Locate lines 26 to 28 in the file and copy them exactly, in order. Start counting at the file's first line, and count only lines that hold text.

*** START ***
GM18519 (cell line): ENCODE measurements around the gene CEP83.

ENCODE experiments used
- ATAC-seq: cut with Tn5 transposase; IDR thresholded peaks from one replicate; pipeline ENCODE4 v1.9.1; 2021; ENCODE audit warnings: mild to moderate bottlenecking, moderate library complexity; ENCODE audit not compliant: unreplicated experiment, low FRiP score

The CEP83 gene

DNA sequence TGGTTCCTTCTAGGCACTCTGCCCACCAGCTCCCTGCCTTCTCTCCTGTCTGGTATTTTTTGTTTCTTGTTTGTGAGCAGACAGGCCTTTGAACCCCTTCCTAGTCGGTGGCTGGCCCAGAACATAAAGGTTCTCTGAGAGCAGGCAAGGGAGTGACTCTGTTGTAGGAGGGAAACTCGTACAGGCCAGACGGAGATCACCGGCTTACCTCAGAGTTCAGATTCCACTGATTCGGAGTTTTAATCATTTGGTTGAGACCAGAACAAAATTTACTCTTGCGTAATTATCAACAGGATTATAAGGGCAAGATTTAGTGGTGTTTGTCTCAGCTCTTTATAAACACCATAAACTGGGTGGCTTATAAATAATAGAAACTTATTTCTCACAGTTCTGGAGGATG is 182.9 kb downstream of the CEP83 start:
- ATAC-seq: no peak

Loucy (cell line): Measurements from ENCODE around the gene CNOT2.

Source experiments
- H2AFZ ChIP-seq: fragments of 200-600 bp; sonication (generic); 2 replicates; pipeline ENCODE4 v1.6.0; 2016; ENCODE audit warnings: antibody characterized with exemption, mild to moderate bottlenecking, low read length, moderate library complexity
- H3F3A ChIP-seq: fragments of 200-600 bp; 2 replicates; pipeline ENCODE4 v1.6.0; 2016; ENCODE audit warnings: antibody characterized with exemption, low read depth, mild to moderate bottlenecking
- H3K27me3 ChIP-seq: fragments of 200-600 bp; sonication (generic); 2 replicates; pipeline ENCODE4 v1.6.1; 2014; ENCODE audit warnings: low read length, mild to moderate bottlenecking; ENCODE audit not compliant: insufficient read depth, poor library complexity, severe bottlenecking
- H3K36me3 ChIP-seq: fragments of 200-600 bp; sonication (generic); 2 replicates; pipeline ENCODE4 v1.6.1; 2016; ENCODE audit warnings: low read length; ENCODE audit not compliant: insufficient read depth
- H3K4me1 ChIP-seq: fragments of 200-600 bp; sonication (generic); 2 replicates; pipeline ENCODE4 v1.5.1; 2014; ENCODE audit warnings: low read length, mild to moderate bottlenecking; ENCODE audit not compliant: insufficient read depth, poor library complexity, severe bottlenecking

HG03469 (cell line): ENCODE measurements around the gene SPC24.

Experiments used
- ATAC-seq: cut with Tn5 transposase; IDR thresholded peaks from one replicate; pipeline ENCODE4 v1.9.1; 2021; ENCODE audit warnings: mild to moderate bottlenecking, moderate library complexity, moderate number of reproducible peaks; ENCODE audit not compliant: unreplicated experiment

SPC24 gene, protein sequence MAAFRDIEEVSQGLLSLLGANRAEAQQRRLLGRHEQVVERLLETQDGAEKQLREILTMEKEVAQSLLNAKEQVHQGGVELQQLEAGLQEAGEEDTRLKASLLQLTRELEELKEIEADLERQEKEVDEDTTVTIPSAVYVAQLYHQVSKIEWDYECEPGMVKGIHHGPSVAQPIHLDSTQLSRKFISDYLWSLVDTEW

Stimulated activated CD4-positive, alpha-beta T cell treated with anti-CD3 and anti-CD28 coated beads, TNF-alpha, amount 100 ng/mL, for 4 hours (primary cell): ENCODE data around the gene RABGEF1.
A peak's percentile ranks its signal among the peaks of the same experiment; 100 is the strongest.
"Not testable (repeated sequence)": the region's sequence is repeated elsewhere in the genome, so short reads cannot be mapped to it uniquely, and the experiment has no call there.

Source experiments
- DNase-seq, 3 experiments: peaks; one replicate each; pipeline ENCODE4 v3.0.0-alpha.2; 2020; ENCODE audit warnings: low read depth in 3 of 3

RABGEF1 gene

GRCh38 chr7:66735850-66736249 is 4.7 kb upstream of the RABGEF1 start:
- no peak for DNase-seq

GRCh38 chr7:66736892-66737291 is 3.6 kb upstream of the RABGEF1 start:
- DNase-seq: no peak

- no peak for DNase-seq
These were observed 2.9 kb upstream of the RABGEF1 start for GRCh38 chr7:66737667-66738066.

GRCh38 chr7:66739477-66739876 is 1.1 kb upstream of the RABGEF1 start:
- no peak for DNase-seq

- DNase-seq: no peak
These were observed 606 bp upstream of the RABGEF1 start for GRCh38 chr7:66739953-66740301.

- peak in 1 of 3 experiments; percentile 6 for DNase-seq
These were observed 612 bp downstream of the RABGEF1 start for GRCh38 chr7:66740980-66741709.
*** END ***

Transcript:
GRCh38 chr7:66736892-66737291 is 3.6 kb upstream of the RABGEF1 start:
- DNase-seq: no peak

- no peak for DNase-seq